• Ensure that your data system can track not only where licensed teachers are prepared, but also where graduates of preparation programs are placed and employed and that such data is made available to the programs for program improvement.
  • Ensure that all preparation programs are held to the same high standards and accountability expectations.
  • Consider tying preparation programs to valid and reliable measures of effectiveness.
  • Provide clear data on the relative quality of educator preparation programs to potential candidates.
  • Create incentives for teacher preparation programs to actively recruit and prepare candidates for teacher shortage areas.
  • Require an evaluation of alternative preparation programs at both the state and local levels to determine if they are producing desired results.
  • Adopt a valid and reliable pre-service performance assessment for program completion, program approval or initial licensure.  

Questions for Legislators to Ask Regarding Licensure

As legislators consider policies to license teachers, they may want to seek answers to the following questions to gain a deeper understanding of state policies and practices.

  • What assessments and requirements does your state use to determine if licensure is appropriate for teacher candidates?  Is it an online subject-matter assessment or a performance assessment of a candidate’s actually teaching ability?  Do the assessments and requirements provide sufficient confidence in the capacity of the educator to effectively instruct in or lead schools?
  • Does your state require that candidates prepared in alternative programs pass the same assessment and meet the same standards?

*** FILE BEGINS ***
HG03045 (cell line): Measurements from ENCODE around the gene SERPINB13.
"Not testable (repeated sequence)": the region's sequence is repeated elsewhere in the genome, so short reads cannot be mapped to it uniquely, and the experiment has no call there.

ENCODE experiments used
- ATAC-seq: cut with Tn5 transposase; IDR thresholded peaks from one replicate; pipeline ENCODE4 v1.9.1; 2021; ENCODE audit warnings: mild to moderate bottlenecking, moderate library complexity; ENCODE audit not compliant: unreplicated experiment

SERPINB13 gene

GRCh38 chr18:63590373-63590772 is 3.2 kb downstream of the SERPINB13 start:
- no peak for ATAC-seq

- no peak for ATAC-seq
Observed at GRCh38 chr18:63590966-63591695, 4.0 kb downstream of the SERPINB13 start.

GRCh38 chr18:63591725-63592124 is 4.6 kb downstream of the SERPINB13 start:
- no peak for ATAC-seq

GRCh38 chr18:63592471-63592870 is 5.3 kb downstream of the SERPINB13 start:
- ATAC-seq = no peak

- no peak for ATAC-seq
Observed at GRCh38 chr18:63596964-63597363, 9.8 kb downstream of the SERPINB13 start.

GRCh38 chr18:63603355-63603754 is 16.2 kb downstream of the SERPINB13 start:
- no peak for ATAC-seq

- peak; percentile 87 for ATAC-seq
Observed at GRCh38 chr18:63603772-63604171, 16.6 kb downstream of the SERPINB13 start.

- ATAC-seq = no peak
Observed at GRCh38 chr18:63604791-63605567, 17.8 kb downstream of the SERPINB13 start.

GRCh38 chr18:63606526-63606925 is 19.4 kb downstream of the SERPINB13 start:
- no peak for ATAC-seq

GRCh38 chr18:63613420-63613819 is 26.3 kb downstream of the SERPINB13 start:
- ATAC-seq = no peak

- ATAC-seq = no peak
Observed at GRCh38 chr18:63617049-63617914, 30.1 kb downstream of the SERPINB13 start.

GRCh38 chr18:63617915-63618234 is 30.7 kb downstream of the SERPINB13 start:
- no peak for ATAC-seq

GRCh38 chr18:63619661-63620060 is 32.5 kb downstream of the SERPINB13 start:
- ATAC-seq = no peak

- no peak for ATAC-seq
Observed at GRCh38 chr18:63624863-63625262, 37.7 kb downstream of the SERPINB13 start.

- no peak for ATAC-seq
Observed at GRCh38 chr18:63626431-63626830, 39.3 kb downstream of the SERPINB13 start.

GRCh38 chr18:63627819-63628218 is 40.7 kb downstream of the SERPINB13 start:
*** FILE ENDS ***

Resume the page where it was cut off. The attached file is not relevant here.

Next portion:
• Does your state use InTASC standards as a model for state standards?
  • Do your state standards require teachers to demonstrate their ability to teach more demanding content and critical skills to a diverse range of students?
  • What is your state’s process for teacher licensure?  Is your process rigorous enough to ensure effectiveness, yet open enough to recruit enough candidates to meet your education workforce needs?
  • Does your state ensure that those with previous criminal offenses against children cannot become licensed educators?
  • Does your state recognize National Board certification?  Do you offer incentives for this certification?  Does your state require or offer incentives to  those who receive this certification to teach where they are most neededin low-performing schools or as mentors or master teachers?

State Policy Options on Licensure

The following policy options are among those states are considering for state licensure of teachers and principals.

  • Adopt rigorous teaching and principal standards, perhaps basing them entirely or partially on the InTASC standards.
  • Use classroom and school-based rigorous performance assessments to ensure that teacher candidates meet your standards and are well-prepared for today’s classrooms.
  • Require all candidates, regardless of where and how they are prepared, to pass state performance assessments that require demonstration of the knowledge and skills needed to advance student learning. 
  • Establish a rigorous initial licensure process, requiring fingerprinting and criminal background checks to ensure student safety.
  • Establish a rigorous continuing licensure process to show both continued ability to teach successfully and continued professional growth.
  • Establish a tiered licensure system in which educators attain higher levels of licensure based on participation in ongoing, high-quality professional development; obtaining National Board certification; and assuming additional professional responsibilities, such as serving as a mentor or master teacher.
  • Offer incentives for those teachers to apply skills acquired through the National Board certification process to teach in low-performing schools or to serve as master teachers or mentors.

Additional Resources

NCSL Resources

Other Resources